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Changing the Game

Published on May 08, 2023

Sarah Freymuth

A Welshman born and bred in Wales, UK, Owen Hughes grew up in an environment crazy for rugby and soccer, or ‘football’ as it’s called in most countries. A multi-sport athlete, he couldn't get enough.

While attending university, Hughes discovered American football and took his rugby experience to the field as an outside linebacker and safety. Despite growing up in a Christian household, he faced something common to many college athletes: he went his own way. He loved the party life and lived for himself. But after his first year, Hughes recognized something was missing in his life. At the suggestion of his mother, he signed up to help with a hosting a group from the U.S. visiting their church.

There, God got a hold of his heart, and Hughes went all in on faith.

“I went from being the party-goer to evangelizing in bars,” he laughed.

Back at school, Hughes maintained his athletic momentum and it carried him all the way to his senior year. Poised to be defensive captain, he was ready. But in preseason, Hughes suffered an ACL tear and quickly encountered the underside of high-level competition.

“My coach didn’t want anything to do with me at that point, because he figured I was never going to play for him again,” Hughes shared.

Disappointed, Hughes’ heart began spinning our a series of questions with God as to why his injury happened  during his final year and what He was doing in the process.

With football still in the forefront of his mind, Hughes remembered the partnership between the group of Americans in Louisiana and his church in Wales, and a burden fell on his heart for other young football players like himself who were experiencing similar pressures and situations. Hughes received an invitation for a year-long internship to coach high school football in Louisiana, and his decision was easy.

6rOiYBQk“In America’s deep south, football is king,” he said, “Athletes who are 14-to-18-years-old have tremendous pressure to perform on the field. I really wanted to support them.”

Hughes flew across the pond and began coaching linebackers for a freshman team, helping with the varsity at a Five-A school and doing student ministry.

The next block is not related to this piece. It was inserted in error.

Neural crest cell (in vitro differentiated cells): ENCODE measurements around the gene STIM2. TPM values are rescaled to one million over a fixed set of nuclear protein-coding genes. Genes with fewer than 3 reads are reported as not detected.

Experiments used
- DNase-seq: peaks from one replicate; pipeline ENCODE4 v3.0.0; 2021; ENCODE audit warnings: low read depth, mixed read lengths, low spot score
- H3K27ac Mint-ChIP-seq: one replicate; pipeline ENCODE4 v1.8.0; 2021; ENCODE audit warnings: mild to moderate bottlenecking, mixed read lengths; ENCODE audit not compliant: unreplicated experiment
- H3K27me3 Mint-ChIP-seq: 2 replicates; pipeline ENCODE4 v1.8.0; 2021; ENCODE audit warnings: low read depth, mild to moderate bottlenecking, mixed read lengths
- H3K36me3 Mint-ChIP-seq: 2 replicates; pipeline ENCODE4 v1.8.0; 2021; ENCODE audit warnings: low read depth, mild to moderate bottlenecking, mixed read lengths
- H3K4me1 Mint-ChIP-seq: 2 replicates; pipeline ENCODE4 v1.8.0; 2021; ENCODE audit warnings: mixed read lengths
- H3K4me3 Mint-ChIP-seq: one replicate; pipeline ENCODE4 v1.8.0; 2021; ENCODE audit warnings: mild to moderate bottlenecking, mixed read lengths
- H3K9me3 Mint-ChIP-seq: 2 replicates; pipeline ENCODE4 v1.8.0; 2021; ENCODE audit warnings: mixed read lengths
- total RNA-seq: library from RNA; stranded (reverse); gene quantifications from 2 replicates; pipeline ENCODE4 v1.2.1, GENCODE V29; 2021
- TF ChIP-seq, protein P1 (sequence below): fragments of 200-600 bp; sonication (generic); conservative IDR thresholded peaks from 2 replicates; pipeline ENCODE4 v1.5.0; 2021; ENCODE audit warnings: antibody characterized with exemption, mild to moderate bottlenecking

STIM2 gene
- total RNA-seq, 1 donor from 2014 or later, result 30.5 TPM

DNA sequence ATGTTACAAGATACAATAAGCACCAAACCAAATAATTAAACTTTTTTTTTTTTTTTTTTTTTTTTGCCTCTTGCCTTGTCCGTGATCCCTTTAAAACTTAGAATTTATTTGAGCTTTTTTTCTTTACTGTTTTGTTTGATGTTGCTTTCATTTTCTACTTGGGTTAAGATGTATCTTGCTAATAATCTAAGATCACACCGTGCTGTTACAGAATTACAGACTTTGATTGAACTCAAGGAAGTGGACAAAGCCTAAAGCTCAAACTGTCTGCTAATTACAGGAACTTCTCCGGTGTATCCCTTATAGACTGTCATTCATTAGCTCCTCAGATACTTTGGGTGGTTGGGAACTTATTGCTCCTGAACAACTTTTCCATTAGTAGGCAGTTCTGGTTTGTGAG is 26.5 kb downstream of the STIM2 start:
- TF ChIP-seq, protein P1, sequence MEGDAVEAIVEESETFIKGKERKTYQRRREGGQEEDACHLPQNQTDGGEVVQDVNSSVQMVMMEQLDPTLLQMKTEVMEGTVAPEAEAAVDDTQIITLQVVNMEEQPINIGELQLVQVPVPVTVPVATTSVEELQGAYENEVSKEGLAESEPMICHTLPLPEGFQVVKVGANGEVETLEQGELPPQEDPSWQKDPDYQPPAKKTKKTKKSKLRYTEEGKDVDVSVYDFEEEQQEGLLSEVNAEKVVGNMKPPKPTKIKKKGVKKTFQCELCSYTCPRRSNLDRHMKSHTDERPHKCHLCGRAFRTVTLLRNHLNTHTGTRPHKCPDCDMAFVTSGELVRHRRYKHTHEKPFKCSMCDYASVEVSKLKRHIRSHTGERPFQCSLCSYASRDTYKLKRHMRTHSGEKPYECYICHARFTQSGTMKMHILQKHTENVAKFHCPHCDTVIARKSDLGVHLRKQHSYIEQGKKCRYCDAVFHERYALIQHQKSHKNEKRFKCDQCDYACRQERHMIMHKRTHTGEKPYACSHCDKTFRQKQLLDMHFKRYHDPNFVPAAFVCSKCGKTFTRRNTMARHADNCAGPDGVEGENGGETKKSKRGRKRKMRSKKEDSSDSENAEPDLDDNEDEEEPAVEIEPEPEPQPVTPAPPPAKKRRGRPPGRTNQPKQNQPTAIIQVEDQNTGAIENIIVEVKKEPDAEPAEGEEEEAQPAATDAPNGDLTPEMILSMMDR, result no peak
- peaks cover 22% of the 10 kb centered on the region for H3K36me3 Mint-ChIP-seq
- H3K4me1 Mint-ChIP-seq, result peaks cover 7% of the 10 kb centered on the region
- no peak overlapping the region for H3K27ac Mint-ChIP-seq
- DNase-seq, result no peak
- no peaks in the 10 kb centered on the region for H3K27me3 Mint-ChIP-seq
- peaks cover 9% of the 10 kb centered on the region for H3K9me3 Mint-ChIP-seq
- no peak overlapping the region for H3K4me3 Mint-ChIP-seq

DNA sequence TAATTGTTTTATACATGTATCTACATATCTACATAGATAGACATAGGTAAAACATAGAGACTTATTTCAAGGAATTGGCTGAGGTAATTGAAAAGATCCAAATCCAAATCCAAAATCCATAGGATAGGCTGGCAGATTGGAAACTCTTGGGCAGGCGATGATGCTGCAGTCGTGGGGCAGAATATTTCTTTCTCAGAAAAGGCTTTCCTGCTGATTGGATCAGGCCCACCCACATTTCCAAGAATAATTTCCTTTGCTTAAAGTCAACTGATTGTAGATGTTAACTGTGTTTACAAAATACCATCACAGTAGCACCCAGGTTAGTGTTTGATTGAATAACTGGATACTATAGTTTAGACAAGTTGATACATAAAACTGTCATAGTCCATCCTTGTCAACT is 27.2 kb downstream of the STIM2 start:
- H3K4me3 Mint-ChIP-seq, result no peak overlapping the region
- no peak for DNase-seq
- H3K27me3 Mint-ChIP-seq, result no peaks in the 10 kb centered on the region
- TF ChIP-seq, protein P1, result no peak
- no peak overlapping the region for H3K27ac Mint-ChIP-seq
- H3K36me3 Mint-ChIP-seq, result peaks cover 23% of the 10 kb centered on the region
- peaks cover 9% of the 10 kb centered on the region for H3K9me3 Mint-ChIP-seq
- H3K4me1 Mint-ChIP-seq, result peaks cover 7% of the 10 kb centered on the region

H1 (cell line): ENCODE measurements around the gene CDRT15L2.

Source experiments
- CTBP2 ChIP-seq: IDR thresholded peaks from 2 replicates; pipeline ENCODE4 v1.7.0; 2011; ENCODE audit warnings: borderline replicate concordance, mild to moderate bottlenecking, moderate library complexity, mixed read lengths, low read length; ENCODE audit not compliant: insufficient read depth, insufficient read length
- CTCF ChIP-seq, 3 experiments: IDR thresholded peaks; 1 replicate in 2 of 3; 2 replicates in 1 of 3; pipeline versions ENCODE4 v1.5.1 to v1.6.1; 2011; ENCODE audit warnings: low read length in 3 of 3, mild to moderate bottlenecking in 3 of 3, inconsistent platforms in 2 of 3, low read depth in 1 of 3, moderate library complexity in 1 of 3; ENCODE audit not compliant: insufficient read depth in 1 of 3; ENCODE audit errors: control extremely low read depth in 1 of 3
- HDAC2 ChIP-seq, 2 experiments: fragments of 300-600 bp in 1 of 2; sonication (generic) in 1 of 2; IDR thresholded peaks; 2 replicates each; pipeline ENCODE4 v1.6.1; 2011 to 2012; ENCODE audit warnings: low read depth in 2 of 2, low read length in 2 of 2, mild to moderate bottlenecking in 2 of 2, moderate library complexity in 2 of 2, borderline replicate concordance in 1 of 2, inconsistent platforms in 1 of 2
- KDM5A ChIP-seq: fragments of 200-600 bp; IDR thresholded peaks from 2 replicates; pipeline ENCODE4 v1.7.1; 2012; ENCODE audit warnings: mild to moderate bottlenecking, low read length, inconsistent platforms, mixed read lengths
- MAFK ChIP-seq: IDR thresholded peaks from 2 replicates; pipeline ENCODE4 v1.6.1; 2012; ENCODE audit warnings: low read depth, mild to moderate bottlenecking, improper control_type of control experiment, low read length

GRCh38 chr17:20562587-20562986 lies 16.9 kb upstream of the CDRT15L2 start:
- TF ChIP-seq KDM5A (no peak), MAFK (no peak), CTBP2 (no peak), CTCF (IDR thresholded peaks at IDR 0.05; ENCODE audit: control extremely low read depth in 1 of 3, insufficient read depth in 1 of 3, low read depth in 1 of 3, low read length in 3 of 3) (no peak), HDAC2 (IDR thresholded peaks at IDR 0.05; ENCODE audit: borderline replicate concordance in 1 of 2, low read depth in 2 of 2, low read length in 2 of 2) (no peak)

While there, he was introduced to FCA through a campus Huddle and FCA partner Hollis Conway, while also working in student ministry. He was impressed by the environment while also seeing the need for positive influence in the lives of young people.

After a year of coaching and doing part-time student ministry, Hughes wanted to continue in the States, especially since he’d met Caitlin, his now-wife. But, visa stipulations required him to move back to Wales. As he and Caitlin worked to file documentation to get Hughes back to the U.S., they both felt a check in their spirits: Maybe they should consider a life in Wales.

As they prayed about their future as many months progressed, God confirmed what they’d sensed. He opened a door for Hughes to work part-time at a local church and part-time at a missions organization. Hughes and Caitlin got engaged, and she moved to Wales not long after.

The couple was getting excited, setting up for a new life, but six months later, COVID-19 arrived and changed direction once again. Hughes didn’t feel the same calling to local church ministry.

“I was like, ‘Okay, God, what are you saying?’” Hughes said. “My degree is in sport business management, I really missed coaching and I felt I was doing more admin ministry than actually being out there with young people.”

As Hughes discerned his next steps, God gave him a vision for sports ministry. He wanted to help coaches and athletes reach their potential and change the way they approached their sport. For the next year and a half, Hughes was on reset and asking questions about his future.